Far north Queensland’s Dunk Island is back on the market for a reduced price after its sale last year to Mayfair 101 fell through.
The investment group bought the island and cyclone-damaged resort for $31.5 million from the family of Linc Energy founder Peter Bond.
It had planned a billion-dollar redevelopment of the island and nearby Mission Beach, but the island was repossessed in August over failure to meet payment terms.
JLL Hotels and Hospitality Group has been appointed to sell the island, which includes 135 hectares of freehold developable land, the disused resort, a mainland power connection, and airstrip.
“We’re taking it to market with the idea that someone could buy it and develop it back into its former glory as an all-encompassing holiday destination, pretty much like the enormously successful Hamilton Island,” investment sales associate Nick Roche said.
“We contracted to sell it last year for $31.5 million, and unfortunately that fell through so, we’re expecting pricing to be in the $20 millions this time.”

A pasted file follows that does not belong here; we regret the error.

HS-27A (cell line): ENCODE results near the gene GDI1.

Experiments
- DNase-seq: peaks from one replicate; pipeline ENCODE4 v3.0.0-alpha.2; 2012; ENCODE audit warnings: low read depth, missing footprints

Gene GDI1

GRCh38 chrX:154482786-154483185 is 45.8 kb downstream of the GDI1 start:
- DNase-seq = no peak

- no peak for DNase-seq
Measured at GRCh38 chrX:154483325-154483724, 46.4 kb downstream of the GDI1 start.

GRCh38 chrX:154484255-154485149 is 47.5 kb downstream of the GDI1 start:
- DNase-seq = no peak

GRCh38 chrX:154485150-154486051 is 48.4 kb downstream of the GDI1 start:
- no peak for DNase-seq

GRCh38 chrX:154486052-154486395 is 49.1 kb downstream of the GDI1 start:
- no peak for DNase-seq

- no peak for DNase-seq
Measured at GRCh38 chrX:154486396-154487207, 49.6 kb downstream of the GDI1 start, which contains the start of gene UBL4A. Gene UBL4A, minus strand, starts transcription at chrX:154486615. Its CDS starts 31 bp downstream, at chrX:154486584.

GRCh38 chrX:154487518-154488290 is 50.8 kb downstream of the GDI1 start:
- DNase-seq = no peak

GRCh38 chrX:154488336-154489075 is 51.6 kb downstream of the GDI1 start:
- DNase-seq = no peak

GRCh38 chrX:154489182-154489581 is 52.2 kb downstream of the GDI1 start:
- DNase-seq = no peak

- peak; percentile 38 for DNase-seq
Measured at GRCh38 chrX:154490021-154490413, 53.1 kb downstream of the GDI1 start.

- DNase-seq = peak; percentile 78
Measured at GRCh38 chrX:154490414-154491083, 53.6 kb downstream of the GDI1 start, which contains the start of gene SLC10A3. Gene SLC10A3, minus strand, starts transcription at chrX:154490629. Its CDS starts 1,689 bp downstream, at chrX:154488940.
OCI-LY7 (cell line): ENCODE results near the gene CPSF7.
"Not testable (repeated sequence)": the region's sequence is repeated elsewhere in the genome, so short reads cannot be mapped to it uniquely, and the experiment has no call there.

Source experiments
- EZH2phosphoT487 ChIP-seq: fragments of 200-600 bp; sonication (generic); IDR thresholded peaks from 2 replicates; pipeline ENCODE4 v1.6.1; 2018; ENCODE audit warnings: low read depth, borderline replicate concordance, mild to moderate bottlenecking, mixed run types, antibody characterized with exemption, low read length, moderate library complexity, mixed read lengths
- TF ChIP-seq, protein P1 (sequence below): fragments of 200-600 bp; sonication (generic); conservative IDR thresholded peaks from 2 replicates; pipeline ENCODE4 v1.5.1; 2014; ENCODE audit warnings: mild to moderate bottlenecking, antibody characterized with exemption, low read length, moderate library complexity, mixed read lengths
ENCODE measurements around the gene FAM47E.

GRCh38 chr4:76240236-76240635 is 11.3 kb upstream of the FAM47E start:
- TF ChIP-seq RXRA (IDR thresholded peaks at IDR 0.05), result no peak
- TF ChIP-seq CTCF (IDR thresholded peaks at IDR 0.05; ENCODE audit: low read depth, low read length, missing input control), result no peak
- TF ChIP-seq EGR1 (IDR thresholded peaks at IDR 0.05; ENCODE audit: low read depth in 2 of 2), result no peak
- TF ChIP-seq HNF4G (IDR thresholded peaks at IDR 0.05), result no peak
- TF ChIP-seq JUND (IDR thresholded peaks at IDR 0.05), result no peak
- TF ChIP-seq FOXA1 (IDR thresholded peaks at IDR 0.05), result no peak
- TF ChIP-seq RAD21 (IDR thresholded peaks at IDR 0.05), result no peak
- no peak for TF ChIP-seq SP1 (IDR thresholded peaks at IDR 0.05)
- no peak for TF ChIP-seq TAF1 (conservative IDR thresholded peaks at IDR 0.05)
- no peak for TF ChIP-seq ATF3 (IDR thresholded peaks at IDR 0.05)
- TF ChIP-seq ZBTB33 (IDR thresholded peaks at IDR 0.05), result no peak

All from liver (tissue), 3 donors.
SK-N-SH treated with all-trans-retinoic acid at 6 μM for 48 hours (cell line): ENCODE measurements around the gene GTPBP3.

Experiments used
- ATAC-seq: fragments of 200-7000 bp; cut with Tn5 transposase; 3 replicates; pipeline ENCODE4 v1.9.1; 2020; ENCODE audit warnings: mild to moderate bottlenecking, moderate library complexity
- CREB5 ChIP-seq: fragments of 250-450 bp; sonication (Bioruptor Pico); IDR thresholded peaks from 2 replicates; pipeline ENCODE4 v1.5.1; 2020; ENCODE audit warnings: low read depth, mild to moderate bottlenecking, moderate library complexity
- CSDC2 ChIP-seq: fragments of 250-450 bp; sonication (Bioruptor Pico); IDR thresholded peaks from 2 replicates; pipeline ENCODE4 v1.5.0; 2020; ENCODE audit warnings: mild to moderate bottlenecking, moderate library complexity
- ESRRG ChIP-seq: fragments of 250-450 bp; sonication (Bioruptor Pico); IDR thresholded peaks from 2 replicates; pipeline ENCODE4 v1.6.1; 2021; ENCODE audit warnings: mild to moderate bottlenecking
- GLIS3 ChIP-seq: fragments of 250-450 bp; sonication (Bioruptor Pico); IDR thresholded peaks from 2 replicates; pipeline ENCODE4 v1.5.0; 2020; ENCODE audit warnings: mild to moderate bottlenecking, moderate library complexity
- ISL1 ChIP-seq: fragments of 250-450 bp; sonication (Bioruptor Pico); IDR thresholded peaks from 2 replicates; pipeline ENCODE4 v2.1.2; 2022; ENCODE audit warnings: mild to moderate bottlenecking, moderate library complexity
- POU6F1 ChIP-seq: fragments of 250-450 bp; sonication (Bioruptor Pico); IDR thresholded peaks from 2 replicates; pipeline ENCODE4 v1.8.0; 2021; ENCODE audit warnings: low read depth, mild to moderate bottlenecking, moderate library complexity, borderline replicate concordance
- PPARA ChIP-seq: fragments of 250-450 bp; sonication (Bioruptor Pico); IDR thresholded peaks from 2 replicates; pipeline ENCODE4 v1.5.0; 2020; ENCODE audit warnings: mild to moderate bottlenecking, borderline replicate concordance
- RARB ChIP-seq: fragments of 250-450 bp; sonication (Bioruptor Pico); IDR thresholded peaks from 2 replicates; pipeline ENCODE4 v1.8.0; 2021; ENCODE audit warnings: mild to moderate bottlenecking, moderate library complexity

Mayfair 101 has been embroiled in legal troubles this year.
The Australian Securities and Investments Commission (ASIC) commenced court action against the investment group in April for alleged misleading or deceptive advertising.
Mayfair’s M101 Nominees was placed in provisional liquidation in August and another entity, IPO Wealth Holdings, was ordered to wind up in September.
Mayfair founder James Mawhinney has been restrained from raising funds through financial products or leaving the country.
The group also bought about 200 Mission Beach properties but suspended settlements citing COVID-19 impacts.
Roche said the controversy surrounding Mayfair 101 should not affect the sale of Dunk Island.
“Mayfair have obviously had some trouble but it’s a mortgagee in possession and it’s not really relevant to the selling of the island now,” he said.
He said there was still significant potential to develop the island into Australia’s next tourism icon despite the pandemic’s impact on tourism.
“Australians usually spend about $65 billion overseas every year, and with travel restrictions we’ll be spending that at home,” he said.
“We think it’s going to be a good thing for the Great Barrier Reef accommodation market.”
– ABCJump to next article